The Villainous Silvano: An Interview with Jackson HodgesThe Villainous Silvano: An Interview with Jackson Hodges
When Will Suit considered who might work best for the role of Silvano on the recording of IL GUFO IL TOPO, he wrestled with the type of voice. It had to be animated, yet believable. It had to betray treacherous emotion and ill-intent. This was, after all, the villain of the story. Who could capture this and maintain the integrity of the role? Early on when Will was developing the story, students offered input regularly on the owl, Silvano. Without exception, they felt he should be a scary, nightmarish creature. All were curious as to the demise or escape of the mouse, Zita at the hands….well, talons…of such a cunning villain.
After Will opened his own music school, he met some young musicians looking for work as instructors. Among them was a young man who, at first sight, was quiet and timid. His polite, soft-spoken manner was in great contrast to the boisterous personalities of music teachers with which Will was familiar. Nonetheless, he took a chance and welcomed Jackson Hodges to his list of instructors. His major in college had been Voice.
A few months later, Will asked Jackson if he’d like to sing a song at a student recital the following week. Jackson gladly accepted the invitation and met Will for a rehearsal. He and Will looked over material, deciding on a song from Les Miserables. Will thought his voice sounded pretty good as he heard the first full song. Then came the day of the recital with a room full of parents and kids. Jackson stood to sing as the room fell silent. That was his canvas and he filled it with the most wonderful sound from the depth of his emotions.
The audience applauded vigorously and Jackson probably gained a couple of students from that very room, but Will had found Silvano. Over the next few months life threw many obstacles into the path of the recording, but when Will finally confirmed with Jackson, he stepped to the mic and delivered! Silvano was in place!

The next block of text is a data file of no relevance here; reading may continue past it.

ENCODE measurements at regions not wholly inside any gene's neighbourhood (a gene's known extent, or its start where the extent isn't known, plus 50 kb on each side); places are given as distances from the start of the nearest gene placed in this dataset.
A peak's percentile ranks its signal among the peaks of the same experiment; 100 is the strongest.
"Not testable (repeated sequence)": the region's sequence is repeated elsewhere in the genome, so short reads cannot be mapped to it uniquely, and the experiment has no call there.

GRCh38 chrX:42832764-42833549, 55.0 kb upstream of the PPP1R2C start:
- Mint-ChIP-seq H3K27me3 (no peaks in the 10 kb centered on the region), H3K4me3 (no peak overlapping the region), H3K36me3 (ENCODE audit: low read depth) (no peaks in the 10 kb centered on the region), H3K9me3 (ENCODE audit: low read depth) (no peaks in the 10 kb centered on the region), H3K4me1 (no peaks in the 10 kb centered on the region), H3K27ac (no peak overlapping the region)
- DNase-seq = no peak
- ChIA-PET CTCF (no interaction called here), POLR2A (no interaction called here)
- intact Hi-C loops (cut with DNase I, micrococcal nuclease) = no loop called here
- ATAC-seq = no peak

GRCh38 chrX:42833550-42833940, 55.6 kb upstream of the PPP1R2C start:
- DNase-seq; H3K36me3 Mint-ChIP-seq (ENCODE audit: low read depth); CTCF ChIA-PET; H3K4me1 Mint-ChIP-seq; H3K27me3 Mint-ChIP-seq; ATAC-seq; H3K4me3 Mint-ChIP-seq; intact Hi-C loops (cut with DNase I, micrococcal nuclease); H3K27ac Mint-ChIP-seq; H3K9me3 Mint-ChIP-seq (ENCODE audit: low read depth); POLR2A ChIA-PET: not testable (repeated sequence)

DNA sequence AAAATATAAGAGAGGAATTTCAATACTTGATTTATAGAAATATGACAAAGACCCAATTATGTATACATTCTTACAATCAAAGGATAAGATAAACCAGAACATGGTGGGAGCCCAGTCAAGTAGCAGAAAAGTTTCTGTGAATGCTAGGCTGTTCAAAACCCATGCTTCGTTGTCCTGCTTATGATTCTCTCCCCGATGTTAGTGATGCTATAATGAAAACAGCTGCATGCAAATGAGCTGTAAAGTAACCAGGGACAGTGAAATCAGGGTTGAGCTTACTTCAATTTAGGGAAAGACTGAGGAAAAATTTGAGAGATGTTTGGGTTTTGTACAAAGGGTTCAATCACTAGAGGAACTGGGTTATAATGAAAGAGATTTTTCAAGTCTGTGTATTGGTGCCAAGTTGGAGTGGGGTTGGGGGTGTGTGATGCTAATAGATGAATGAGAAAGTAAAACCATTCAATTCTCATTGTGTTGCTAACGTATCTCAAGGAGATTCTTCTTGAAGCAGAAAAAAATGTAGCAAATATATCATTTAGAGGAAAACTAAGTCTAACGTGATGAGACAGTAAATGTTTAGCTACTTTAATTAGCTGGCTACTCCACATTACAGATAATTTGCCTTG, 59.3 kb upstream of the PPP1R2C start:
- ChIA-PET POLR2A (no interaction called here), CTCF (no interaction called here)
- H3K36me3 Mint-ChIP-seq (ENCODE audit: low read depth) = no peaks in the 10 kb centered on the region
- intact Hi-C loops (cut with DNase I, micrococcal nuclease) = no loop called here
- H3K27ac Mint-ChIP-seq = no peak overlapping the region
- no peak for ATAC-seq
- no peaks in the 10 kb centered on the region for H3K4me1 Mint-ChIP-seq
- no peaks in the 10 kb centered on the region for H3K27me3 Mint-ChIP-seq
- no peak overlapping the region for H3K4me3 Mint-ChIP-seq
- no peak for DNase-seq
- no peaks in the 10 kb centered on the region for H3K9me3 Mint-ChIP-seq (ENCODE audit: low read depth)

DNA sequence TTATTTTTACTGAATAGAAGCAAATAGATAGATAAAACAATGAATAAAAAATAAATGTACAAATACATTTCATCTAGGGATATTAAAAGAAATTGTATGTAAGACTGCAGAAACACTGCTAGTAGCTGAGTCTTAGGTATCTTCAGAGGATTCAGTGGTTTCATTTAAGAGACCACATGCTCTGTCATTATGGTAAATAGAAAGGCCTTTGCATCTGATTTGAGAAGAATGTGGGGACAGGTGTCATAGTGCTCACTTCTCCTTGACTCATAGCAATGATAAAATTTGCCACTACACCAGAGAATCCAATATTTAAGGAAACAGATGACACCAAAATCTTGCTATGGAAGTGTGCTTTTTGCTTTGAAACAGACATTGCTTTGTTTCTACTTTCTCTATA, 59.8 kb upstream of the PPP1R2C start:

Here are Jackson’s thoughts on being a part of this project:
1. How did you feel about being a part of this project?
Personally, I very much enjoyed being a part of this project. It’s not as often as I’d like that I get to stretch my classical singing legs for performing, as it were. So it was entirely too much fun to get to use that side of my performance technique.
2. Who is Silvano?
Silvano is the villain of Il GufoIl Topo, and fits nicely into the stereotypical operatic villain role. Singing as Silvano was such a great experience. There’s this weird part of me that has always wanted to fill the role of a villain in a production, so this was truly a privilege.
3. How did you get into character for this recording?
To get into character for this recording, I pictured some of the classic Disney villains I grew up with – Scar, Ursula, Hades, and the like. They’re all evil in their own rites, but they still have that sense of cartoonish whimsy about them in most cases, which I felt was quite fitting for Silvano. I included just a touch of Oogie Boogie from Nightmare Before Christmas to add a sinister touch just to make it clear that he is, in fact, a villain.
5. Which song was your favorite? Why?
Out of all of the songs that I got to record, “No Escape,” was probably my favorite. I love the chromaticism at the end. There’s something about the closeness of the notes in the vocal melody that create an ominous, foreboding atmosphere that I feel really brings out the events surrounding this part of the opera – Zita fleeing through the woods late at night in an attempt to escape from her would-be captor.
6. What can people learn from the story of IL GUFO IL TOPO?
They can definitely learn to be mindful of those around them – not everyone who shows interest in you or what you’re capable of always has your best interests in mind.
7. What aspirations do you have as an artist for the future? What have you done and what are you doing now toward that future?
For the future? Honestly, I’d love to do some more work like this. I’ve done recordings with rock ensembles and choral groups, but solo operatic work was a new experience which I thoroughly enjoyed. I’m still working with many rock groups in a studio setting, so I’m refining my performance technique within the bounds of a studio. I’m getting better at taking creative direction, as well. Sometimes I have a difficult time finding the exact character that a producer is looking for, so I’m pushing myself to get better at doing that in the moment.